Mar 27, 2024
Olivia Boudreau

“Women Can Be Anything”: Celebrating Women’s History Month

Since 1987, the month of March has been designated as Women’s History Month in the United States. To honor this month at Assumption, the Director of Assumption’s Women’s Studies Program, Cinzia Pica, and student members of the program, Katy Cannistraro and Lizzy Cappelli, shared the importance of highlighting women’s history and women’s studies and their favorite aspects of the program.

The Women’s Studies Program, according to Pica, is an interdisciplinary program that examines conversations about society through a gendered lens. 

“Students in the Women’s Studies program are able to engage in a number of conversations, and dialogue, and study of gendered phenomena – things like gender-based violence, wage inequality, the intersection of poverty and gender, the intersection of gender and migration,” said Pica. “We think about women and their multiple intersecting identities as well as their experiences of discrimination, injustice, inequity, based on those intersections of identities as well.”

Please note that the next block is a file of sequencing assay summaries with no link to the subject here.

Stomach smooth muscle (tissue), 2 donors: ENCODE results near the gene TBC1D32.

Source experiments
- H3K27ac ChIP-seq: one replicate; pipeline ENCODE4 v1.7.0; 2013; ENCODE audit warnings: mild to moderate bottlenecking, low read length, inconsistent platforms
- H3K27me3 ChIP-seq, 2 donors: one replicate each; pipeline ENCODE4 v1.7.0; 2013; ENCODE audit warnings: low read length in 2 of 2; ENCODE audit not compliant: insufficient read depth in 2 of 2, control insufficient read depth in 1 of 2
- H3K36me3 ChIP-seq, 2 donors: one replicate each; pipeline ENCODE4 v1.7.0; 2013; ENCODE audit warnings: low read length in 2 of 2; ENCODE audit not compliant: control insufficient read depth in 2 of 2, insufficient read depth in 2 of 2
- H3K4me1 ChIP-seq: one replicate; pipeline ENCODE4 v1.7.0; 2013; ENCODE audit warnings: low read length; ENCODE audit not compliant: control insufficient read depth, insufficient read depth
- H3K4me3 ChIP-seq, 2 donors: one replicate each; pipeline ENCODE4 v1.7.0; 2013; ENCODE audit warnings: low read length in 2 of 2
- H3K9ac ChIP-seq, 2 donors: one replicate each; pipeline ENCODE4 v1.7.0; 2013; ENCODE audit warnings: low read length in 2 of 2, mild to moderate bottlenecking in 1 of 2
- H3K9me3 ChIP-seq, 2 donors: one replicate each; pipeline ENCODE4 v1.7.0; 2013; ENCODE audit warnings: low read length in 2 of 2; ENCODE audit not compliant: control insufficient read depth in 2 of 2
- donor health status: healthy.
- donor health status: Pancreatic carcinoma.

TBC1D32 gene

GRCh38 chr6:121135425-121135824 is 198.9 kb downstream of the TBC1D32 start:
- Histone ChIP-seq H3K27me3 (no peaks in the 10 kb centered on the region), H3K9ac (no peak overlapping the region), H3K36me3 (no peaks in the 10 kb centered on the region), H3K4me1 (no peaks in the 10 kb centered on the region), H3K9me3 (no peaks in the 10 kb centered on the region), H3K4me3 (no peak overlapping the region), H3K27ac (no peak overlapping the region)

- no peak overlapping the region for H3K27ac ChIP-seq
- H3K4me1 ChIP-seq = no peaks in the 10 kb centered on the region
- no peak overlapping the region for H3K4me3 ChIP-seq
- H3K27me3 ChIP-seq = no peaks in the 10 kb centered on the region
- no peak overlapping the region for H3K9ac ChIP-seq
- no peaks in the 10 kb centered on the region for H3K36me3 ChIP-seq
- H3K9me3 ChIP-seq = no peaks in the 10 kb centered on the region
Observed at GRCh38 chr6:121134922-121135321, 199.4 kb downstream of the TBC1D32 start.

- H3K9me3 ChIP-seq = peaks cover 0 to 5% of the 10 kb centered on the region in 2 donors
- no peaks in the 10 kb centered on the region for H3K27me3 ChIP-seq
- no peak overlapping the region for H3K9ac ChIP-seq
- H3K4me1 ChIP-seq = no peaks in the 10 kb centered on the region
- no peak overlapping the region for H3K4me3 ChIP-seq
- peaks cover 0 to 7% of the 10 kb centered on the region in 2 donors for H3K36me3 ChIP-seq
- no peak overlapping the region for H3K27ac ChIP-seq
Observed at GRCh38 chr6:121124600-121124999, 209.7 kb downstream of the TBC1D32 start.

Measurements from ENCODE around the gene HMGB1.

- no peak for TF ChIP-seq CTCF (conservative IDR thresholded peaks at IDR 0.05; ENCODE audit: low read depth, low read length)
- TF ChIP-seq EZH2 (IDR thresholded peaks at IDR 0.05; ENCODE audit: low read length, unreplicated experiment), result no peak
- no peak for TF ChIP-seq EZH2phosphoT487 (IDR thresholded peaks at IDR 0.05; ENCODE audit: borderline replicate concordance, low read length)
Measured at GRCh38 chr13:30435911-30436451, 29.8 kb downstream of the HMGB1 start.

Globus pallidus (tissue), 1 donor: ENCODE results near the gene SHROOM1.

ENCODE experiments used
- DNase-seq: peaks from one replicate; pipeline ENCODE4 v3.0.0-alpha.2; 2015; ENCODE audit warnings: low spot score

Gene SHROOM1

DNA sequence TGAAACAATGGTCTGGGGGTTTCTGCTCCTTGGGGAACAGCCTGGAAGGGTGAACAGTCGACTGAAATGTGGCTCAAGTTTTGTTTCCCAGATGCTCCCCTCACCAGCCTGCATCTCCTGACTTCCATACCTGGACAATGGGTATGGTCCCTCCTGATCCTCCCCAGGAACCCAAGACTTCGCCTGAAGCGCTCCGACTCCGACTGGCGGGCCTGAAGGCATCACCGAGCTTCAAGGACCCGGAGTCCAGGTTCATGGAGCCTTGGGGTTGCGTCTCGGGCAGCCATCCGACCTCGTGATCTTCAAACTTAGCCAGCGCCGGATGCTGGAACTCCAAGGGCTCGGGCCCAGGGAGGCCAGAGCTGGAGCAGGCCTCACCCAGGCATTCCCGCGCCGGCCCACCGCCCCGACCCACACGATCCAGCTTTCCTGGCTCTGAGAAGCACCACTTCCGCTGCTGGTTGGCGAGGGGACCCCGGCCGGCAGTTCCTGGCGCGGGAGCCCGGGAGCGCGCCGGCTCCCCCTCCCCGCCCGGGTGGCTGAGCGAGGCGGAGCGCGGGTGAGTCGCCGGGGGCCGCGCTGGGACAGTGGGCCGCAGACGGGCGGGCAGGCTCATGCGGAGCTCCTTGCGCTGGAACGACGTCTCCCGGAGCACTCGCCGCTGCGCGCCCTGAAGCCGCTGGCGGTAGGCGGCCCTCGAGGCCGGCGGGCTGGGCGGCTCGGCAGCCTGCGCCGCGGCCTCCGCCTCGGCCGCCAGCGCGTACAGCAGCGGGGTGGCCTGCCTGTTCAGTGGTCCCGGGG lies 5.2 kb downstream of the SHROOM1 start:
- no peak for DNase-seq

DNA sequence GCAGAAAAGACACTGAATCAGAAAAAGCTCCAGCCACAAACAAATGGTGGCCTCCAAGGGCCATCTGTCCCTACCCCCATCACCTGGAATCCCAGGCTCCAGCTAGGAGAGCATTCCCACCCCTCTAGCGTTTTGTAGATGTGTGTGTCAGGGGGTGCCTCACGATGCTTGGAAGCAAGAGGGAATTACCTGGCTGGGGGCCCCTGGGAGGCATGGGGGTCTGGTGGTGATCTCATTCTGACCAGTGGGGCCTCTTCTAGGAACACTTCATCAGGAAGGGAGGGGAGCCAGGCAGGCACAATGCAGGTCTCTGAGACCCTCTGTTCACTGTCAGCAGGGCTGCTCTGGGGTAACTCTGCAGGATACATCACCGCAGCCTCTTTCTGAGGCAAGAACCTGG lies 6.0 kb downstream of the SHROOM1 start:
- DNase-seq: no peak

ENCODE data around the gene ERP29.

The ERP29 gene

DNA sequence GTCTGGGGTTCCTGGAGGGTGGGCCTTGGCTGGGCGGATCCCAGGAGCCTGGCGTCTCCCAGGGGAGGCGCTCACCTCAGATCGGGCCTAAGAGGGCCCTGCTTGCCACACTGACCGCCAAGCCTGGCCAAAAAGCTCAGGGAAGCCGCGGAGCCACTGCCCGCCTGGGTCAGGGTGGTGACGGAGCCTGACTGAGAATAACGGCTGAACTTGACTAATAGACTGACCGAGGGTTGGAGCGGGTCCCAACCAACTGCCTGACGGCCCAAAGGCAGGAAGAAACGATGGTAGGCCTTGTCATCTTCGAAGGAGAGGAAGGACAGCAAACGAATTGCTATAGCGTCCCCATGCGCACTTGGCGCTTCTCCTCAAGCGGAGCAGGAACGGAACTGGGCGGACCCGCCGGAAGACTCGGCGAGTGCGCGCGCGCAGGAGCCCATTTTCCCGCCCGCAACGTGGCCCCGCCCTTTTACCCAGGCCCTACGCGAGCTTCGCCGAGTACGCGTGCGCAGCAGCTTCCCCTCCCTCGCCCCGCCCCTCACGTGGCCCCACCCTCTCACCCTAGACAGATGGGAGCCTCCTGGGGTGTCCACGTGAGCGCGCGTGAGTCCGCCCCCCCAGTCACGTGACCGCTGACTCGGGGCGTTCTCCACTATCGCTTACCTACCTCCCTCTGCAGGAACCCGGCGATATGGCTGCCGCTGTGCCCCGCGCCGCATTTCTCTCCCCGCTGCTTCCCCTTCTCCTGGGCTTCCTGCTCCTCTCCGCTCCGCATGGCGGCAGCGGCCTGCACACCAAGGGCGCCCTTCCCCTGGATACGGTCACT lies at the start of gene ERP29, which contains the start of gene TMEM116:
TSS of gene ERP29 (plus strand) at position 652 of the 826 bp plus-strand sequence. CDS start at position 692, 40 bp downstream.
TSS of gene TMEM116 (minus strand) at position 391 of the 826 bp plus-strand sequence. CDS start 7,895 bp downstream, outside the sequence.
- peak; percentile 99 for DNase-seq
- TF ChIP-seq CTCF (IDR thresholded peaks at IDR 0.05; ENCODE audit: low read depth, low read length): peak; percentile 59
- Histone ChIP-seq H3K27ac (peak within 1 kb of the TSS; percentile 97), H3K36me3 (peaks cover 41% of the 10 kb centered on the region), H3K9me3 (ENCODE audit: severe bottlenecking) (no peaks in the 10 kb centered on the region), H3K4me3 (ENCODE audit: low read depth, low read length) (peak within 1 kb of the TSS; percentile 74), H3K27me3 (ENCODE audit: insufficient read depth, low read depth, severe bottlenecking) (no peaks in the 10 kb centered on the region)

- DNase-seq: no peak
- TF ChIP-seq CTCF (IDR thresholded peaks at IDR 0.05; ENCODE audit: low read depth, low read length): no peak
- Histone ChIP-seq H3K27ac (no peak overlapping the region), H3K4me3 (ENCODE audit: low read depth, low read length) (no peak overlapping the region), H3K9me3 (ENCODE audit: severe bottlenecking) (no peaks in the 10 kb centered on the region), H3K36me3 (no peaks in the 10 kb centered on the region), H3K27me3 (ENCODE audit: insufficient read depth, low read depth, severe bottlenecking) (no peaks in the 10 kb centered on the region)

Cannistraro and Cappelli are both Women’s Studies minors, choosing to pair the program with their distinctive majors of study; both are Human Services majors.

“When I think about Human Services, I think of it as a helping profession,” Cappelli, a member of the class of 2024, said. “it’s important to have knowledge of what challenges the population you’re working with are dealing with or what opportunities are out there for them. I think [the human services and women’s studies programs] complement each other really well.”

“I’ve always been very passionate about issues related to social justice, and I want to learn more about gender inequalities in society,” Cannistraro, a member of the class of 2024, said. “When I found out about the program, it was a no brainer.”